Work is underway at Kindercore Vinyl, Athens’ new and much-ballyhooed record-manufacturing facility. The state-of-the-art plant, which is currently pressing between 4,000–5,000 records each week, plans to ramp up production in the coming months, eventually churning out a whopping 3,000 albums per day.
But what does making records entail, exactly? Flagpole photographer Nicole Adamson recently spent part of a day at Kindercore HQ to get an intimate look at the process. [Gabe Vodicka]
First, Mat Lewis, Kindercore Vinyl’s operations manager, scoops PVC pellets—the main component of vinyl records—from a bin before starting up the press. Though PVC is the industry standard, one of Kindercore’s owners, bioengineer Dan Geller, is currently working to research and develop a renewable replacement.
Once poured into the machine, the pellets are superheated and molded into pucks, which will then be topped with labels. Above, a mold raises to reveal a puck of hot vinyl.
Labels bake in an oven before they are applied. They must be free of moisture; otherwise, they will tear and stick to the stamper when it is pressed. After the puck is created, a label is placed on top of it before it is stamped.
Next, stampers—metal disks that contain the grooves for each song—flatten the puck. Steam from the press softens the plastic as the stampers push an impression of the album’s master recording onto it. Finally, the disc is stiffened using cool water. “Learning how to dial in the perfect temperatures, timing and PSI has been really difficult,” says Chief Operations Officer Cash Carter, “but it’s also rewarding when the record comes out sounding good.”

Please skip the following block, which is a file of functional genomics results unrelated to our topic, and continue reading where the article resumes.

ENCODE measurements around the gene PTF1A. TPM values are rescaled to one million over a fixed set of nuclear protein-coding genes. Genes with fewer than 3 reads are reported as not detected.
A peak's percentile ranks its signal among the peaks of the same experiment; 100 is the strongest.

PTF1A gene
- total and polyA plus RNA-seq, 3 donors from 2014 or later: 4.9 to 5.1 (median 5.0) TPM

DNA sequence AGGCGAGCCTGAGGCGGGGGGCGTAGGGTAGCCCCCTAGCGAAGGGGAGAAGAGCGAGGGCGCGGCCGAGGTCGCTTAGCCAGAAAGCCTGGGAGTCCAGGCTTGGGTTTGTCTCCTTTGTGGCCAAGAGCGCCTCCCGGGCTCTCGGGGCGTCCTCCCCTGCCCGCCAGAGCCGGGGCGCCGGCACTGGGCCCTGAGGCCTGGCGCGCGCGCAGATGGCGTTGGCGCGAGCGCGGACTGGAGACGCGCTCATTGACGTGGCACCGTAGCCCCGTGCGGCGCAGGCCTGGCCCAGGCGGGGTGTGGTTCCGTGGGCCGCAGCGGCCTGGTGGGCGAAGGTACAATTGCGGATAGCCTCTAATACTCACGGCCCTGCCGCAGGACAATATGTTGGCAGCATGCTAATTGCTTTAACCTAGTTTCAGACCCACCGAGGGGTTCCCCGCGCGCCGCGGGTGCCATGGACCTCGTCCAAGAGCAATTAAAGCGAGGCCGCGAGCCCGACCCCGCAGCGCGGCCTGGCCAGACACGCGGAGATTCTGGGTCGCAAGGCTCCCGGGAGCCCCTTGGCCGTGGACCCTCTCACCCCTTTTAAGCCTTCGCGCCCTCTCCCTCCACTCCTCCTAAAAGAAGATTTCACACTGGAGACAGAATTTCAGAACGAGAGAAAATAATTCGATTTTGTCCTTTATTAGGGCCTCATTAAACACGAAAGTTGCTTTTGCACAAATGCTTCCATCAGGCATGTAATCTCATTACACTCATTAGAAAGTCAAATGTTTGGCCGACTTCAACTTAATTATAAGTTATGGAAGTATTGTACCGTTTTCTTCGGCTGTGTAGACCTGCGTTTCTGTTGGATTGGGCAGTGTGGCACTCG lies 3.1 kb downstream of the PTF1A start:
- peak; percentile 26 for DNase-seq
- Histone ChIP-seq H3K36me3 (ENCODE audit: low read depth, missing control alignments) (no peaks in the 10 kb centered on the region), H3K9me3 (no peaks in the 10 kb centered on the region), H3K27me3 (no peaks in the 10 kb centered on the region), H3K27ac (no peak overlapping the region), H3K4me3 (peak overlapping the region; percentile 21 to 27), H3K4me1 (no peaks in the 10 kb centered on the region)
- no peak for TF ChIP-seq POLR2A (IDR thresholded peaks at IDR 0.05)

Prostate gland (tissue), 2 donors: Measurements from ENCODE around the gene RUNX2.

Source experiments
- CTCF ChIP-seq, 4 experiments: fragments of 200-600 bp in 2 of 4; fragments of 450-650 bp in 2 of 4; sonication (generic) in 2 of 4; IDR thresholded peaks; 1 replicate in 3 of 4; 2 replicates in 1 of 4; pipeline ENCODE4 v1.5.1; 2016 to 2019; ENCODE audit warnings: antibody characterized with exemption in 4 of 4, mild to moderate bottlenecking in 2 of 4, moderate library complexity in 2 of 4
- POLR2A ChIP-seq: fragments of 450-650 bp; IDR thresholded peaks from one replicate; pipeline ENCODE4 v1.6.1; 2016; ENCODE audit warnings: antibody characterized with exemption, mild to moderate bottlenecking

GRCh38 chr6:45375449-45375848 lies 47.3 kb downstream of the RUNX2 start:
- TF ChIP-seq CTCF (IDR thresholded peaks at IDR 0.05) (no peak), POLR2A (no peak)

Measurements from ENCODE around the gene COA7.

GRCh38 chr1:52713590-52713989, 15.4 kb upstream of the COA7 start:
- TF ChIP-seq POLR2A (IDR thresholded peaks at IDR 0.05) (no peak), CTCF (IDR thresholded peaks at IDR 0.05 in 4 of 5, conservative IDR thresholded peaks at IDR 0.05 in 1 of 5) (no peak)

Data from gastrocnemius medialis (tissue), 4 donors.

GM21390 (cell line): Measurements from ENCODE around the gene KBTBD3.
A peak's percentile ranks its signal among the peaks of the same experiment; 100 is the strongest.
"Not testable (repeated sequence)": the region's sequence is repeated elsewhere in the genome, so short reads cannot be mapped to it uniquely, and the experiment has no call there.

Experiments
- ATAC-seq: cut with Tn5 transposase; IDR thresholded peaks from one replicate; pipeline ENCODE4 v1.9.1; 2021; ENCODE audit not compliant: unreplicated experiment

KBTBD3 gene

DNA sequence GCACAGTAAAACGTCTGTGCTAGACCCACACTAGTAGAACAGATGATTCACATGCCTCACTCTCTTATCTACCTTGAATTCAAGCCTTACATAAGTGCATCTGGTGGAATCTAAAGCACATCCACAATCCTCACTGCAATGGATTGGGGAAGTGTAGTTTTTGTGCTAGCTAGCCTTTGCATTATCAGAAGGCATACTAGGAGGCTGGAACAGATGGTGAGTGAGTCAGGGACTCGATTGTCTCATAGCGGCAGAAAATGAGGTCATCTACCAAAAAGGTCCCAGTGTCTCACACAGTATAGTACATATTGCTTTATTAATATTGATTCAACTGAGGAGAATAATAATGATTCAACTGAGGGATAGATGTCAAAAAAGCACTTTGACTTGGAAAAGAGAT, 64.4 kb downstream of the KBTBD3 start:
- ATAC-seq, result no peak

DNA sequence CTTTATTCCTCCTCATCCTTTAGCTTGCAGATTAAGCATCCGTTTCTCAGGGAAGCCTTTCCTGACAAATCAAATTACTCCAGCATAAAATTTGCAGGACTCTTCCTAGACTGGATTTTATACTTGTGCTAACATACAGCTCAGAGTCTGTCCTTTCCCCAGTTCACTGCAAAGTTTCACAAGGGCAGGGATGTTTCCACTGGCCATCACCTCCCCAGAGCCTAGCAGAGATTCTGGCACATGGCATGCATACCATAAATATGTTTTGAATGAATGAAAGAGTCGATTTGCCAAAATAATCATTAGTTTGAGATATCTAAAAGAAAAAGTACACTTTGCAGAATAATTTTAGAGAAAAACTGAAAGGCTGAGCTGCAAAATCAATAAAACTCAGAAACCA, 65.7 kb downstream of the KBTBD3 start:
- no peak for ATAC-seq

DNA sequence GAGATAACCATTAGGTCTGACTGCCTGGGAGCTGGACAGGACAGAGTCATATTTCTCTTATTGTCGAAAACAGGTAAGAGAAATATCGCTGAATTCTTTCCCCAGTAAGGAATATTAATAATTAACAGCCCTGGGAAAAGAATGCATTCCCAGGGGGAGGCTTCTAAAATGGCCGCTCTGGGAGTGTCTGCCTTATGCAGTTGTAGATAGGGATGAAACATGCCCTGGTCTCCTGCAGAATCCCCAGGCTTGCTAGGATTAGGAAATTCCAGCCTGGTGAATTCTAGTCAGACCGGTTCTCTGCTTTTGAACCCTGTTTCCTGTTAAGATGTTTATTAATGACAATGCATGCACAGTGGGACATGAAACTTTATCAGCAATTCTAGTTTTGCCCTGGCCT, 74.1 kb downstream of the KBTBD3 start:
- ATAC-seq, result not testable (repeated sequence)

After being stamped, the excess vinyl is trimmed off. Kindercore re-grinds the excess into pellets to be reused and re-melted for future records. Above, company president Ryan Lewis puts trimmed vinyl into the grinder. Of the PVC put into the press, 10 percent is re-ground vinyl, which helps conserve resources.
Pressed and trimmed records sit in stacks to cure for 24 hours. “We’re still in the learning process, and the curve has been really steep,” says Carter. “People, and I’m included, used to think that you put PVC pellets in one end and then you get trimmed and perfect-sounding records on the other, and that’s just not true. Any part of the process can make the record sound not good.”
After the records have finished curing, Kindercore inspects each one by hand before packaging them. Above, Carter inspects a record with Priscilla Lewis and her and Ryan’s daughter, Poppy, and Ryan test-spins an LP. “[Kindercore is unique because] we’ve all been involved in music on the other side of things before,” says Mat Lewis. “We’ve all ordered records before, played on records, produced records… we have that insight from the customer side of things.”
Finally, records are put in sleeves with inserts. Once the sleeves are stuffed, the albums are plastic-wrapped and ready to be shipped. “My favorite part is watching them… get shipped off to the customer,” says Carter. “There’s a sense of accomplishment… I just see records differently now. Some of these albums have been worked on for 10 years, so these are people’s hopes and dreams, and we get to facilitate that for them. Whenever the records leave, they sound good and they’re going to the customer, I know that that part of their dream has been fulfilled.”
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